Mary Glasson

(1814—1872)



 BORN c1814 in Cornwall, England.
 CHRISTENED 26 December 1814 in Breage, Cornwall.
 DIED 11 November 1872 in Orange district, NSW.
 Data 

NSW Death Record 5807/1872

LANE MARY
JOHN & MARY
@ ORANGE
 
 BURIED Byng, NSW.
 
 FATHER John Glasson (1771-1856)
 MOTHER Mary Glasson (1783-1855)
 
 MARRIED John Lane (1815-1872) in 1846 in Bathurst district, NSW.
 Data 

NSW Marriage Record V184640 84/1846

LANE JOHN & GLASSON MARY
@ Bathurst/Wesley church
 


♦♦♦

Emigrated to NSW with brother Richard in 1838.

Letter from Mary, postmarked December 1845

My dear parents

I must acknowledge I ought to have written to you long before this, but its a great thing for me to write a letter, I have not forgotten you all in my prayers to God. I am thankful we are all in good health at present, John (brother John) is about to leave for Sydney with his wool which is now a good price. John has this year 1060 lambs so you see his sheep are increasing fast. John will also have a good crop of wheat, as to the fruit, he will have several tons of grapes, plenty of apples and peaches and three hives of bees. We have taken off hives of bees 60 to 80 lbs, so we have plenty of honey also. Joe (brother Joseph) is in his stonehouse and I wash his clothes and bake his bread for him. Richard (brother Richard) has 400 lambs. Emma (wife of Richard) has miscarried twice. Our little Mary Ann (daughter of brother John) is now three years old and is a complete chatterbox, her papa is very fond of her, Ann (brother John’s wife) is not in the family way again. It is very hot here just now, we are wishing for rain. Bishop is about the hay, he is a cross old thing, wishing he was married. We have a lot of turkeys and plenty of pigs also. Tell me if Aunt Burrell is with you or not, I often think about my dear sisters living in darkness when God has been so good to them and they have been His enemies to the present time. I hope they will not be cut down in their sins. I often think about William and Susan (brother William and wife Susan still in Cornwall) having to work hard and then can hardly live. I should like to have a peep at Susan and Eliza’s children (sister-in-law and sister), in fact all of you but if we never meet again on this earth I hope we shall all meet again in Heaven. I have received my sister Susan’s letters I wish she had the grace of God in her heart and she would be able to go to prayer meetings and pray. Tell her and Elizabeth (sister) to write me and tell me how the dresses and bonnets are worn in England now. My dear Mother and Father, I should like you to send me a little of your hair, I suppose it is very grey by this time and tell me whether William and Elizabeth POOL are married yet, and whether John and Susan TROUNCE are also and how many children cousin Elenor ROSEWORNE has, and how Aunt POOL and Aunt Hannah POOL are getting on. John was thrown from his horse and hurt his great toe so much he is lame. I have forgotten a great deal I had to say to you. I suppose you will hear some news about me soon,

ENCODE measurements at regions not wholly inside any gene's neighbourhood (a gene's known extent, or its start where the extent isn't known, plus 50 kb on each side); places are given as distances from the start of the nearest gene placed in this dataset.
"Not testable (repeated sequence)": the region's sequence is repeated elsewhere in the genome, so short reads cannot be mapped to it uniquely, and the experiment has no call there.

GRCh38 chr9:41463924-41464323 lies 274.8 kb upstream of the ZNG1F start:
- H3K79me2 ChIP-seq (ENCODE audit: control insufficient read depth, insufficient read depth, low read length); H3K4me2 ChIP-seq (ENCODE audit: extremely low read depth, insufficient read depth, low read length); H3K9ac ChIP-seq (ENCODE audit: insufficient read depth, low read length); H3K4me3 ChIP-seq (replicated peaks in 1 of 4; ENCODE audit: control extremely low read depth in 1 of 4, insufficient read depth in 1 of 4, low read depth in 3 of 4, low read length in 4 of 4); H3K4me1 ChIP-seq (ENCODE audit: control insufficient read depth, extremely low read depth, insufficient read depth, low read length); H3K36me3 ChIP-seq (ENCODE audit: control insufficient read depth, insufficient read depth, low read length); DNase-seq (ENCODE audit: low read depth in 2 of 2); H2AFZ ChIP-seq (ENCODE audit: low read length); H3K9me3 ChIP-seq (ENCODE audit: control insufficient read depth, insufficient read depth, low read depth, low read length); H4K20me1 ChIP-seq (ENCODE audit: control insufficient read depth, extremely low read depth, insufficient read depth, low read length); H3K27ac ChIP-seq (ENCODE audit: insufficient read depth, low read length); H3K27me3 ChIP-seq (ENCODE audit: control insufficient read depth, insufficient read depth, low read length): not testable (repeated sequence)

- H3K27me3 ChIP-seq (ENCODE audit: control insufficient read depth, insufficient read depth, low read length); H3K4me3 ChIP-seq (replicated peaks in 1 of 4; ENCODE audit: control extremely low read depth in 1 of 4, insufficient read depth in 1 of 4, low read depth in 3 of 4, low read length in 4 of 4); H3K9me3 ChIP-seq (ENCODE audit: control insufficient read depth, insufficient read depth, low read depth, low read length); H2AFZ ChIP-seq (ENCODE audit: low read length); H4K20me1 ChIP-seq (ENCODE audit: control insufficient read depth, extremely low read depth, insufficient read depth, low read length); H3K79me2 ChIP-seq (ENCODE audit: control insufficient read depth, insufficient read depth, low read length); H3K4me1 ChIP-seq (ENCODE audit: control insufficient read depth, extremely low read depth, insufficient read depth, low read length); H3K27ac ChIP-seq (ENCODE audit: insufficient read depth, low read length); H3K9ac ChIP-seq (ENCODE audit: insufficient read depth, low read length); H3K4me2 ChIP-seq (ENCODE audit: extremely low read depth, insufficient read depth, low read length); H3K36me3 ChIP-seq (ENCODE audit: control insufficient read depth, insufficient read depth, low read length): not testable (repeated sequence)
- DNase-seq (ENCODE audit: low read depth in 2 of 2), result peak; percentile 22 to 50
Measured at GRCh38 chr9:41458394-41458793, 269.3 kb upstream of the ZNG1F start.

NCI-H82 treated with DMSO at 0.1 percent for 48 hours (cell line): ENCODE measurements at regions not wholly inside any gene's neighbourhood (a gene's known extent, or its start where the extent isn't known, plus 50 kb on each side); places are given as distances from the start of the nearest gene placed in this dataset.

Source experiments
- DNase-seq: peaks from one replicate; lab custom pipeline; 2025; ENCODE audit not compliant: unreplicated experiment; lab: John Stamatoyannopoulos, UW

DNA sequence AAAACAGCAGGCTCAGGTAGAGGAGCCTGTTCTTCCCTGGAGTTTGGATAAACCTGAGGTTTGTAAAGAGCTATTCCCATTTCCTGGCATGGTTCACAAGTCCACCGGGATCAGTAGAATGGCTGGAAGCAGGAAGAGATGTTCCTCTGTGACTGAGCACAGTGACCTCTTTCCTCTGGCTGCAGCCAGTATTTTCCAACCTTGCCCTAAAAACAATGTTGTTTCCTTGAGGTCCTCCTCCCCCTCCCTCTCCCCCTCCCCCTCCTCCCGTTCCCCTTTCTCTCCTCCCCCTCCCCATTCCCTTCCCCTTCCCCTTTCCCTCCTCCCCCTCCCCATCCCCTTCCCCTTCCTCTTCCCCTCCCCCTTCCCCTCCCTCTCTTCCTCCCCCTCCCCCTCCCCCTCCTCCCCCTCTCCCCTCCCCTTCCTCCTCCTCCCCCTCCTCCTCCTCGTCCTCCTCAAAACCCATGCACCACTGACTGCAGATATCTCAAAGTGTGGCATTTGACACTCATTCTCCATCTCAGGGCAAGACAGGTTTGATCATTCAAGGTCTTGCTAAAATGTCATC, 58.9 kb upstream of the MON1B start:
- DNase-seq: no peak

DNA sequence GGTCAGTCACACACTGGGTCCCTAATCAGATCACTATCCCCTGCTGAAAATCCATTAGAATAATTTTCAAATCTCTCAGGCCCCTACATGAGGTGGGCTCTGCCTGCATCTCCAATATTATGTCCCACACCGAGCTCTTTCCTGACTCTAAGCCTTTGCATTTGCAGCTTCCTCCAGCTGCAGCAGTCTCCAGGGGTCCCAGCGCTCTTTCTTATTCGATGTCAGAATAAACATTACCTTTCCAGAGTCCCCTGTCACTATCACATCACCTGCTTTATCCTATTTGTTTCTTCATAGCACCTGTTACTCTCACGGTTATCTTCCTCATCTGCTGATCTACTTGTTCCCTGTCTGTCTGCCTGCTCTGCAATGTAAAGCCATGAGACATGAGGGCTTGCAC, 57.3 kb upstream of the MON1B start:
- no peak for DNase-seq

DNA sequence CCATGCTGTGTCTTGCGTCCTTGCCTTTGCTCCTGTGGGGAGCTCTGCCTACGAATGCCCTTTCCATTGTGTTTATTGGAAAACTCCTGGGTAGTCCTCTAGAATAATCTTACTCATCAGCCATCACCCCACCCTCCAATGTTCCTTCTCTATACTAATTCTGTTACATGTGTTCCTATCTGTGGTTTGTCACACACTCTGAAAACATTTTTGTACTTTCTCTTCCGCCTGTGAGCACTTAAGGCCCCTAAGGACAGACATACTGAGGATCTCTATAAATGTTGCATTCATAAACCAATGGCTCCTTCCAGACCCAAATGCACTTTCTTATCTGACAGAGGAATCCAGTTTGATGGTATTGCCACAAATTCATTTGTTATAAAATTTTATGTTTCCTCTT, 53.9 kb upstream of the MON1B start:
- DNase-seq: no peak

Your ever affectionate daughter

Mary Glasson.





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